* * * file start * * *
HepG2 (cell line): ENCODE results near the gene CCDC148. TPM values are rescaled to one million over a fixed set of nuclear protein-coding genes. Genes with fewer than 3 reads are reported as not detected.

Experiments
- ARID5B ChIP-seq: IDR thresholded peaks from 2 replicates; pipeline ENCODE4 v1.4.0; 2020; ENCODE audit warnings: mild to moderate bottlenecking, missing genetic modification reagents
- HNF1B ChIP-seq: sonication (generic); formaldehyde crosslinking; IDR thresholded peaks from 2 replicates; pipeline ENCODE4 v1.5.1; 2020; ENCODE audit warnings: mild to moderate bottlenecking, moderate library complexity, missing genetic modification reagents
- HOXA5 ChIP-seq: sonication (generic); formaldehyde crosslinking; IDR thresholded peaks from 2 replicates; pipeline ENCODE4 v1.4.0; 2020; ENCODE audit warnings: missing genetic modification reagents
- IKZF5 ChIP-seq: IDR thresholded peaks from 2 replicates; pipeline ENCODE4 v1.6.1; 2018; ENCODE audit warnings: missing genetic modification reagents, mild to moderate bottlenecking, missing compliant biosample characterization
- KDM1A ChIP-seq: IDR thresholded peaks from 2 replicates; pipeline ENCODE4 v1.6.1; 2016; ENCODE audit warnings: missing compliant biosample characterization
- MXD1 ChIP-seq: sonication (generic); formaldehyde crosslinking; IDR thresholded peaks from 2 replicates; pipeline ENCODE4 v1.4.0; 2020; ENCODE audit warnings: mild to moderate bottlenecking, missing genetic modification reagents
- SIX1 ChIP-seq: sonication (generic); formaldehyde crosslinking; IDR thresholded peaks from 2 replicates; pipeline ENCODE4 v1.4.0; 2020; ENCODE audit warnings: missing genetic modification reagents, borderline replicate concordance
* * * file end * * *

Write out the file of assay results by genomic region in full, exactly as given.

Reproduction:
HepG2 (cell line): ENCODE results near the gene CCDC148. TPM values are rescaled to one million over a fixed set of nuclear protein-coding genes. Genes with fewer than 3 reads are reported as not detected.

Experiments
- ARID5B ChIP-seq: IDR thresholded peaks from 2 replicates; pipeline ENCODE4 v1.4.0; 2020; ENCODE audit warnings: mild to moderate bottlenecking, missing genetic modification reagents
- HNF1B ChIP-seq: sonication (generic); formaldehyde crosslinking; IDR thresholded peaks from 2 replicates; pipeline ENCODE4 v1.5.1; 2020; ENCODE audit warnings: mild to moderate bottlenecking, moderate library complexity, missing genetic modification reagents
- HOXA5 ChIP-seq: sonication (generic); formaldehyde crosslinking; IDR thresholded peaks from 2 replicates; pipeline ENCODE4 v1.4.0; 2020; ENCODE audit warnings: missing genetic modification reagents
- IKZF5 ChIP-seq: IDR thresholded peaks from 2 replicates; pipeline ENCODE4 v1.6.1; 2018; ENCODE audit warnings: missing genetic modification reagents, mild to moderate bottlenecking, missing compliant biosample characterization
- KDM1A ChIP-seq: IDR thresholded peaks from 2 replicates; pipeline ENCODE4 v1.6.1; 2016; ENCODE audit warnings: missing compliant biosample characterization
- MXD1 ChIP-seq: sonication (generic); formaldehyde crosslinking; IDR thresholded peaks from 2 replicates; pipeline ENCODE4 v1.4.0; 2020; ENCODE audit warnings: mild to moderate bottlenecking, missing genetic modification reagents
- SIX1 ChIP-seq: sonication (generic); formaldehyde crosslinking; IDR thresholded peaks from 2 replicates; pipeline ENCODE4 v1.4.0; 2020; ENCODE audit warnings: missing genetic modification reagents, borderline replicate concordance